Volume 17, 2001
Communication, Conflict, and Reconciliation
Sally J. Scholz
Resurrecting Language through Social Criticism
Toni Morrison's Paradise as Insurgent Political Discourse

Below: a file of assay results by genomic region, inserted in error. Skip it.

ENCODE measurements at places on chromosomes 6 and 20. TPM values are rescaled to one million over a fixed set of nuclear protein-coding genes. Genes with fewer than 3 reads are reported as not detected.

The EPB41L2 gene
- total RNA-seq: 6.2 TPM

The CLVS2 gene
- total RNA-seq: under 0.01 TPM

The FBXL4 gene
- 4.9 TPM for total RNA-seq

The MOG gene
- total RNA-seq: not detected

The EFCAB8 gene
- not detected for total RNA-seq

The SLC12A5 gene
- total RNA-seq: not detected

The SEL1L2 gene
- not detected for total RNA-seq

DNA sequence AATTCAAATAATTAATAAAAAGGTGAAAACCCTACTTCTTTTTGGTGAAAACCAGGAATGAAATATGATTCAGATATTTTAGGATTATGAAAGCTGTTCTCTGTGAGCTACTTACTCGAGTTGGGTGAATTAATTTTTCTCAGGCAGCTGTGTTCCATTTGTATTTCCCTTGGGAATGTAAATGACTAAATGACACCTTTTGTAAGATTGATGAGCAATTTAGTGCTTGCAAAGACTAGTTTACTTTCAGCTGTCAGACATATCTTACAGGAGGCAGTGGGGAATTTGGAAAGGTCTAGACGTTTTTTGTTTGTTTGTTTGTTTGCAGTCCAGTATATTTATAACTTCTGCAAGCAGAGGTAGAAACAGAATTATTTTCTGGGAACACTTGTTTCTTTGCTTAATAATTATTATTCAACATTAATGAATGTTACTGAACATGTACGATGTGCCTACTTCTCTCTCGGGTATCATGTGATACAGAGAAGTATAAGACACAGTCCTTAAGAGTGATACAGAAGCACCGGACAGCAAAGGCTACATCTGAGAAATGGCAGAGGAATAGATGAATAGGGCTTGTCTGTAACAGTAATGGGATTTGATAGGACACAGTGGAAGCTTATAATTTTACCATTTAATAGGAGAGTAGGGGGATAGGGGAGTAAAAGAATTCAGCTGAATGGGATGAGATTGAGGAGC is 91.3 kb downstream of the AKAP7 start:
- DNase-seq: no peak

Social criticism can take on many forms ranging from theoretical exposition to non-violent protests. This paper considers literary art as a form of social criticism and uses Morrison's novel Paradise as the exemplary case to show that the confrontation of unjust ideas through social criticism is essential in building non-oppressive relations open to diversity. In this sense, social criticism is a paradigm of communication that, although often entailing conflict, ultimately aims at reconciliation. I begin with a discussion of social criticism followed by a short synopsis of the novel. I then examine the novel as social criticism focusing on a process I call "twinning." The paper ends with a critical evaluation of the power and possibilities of literary art as social criticism.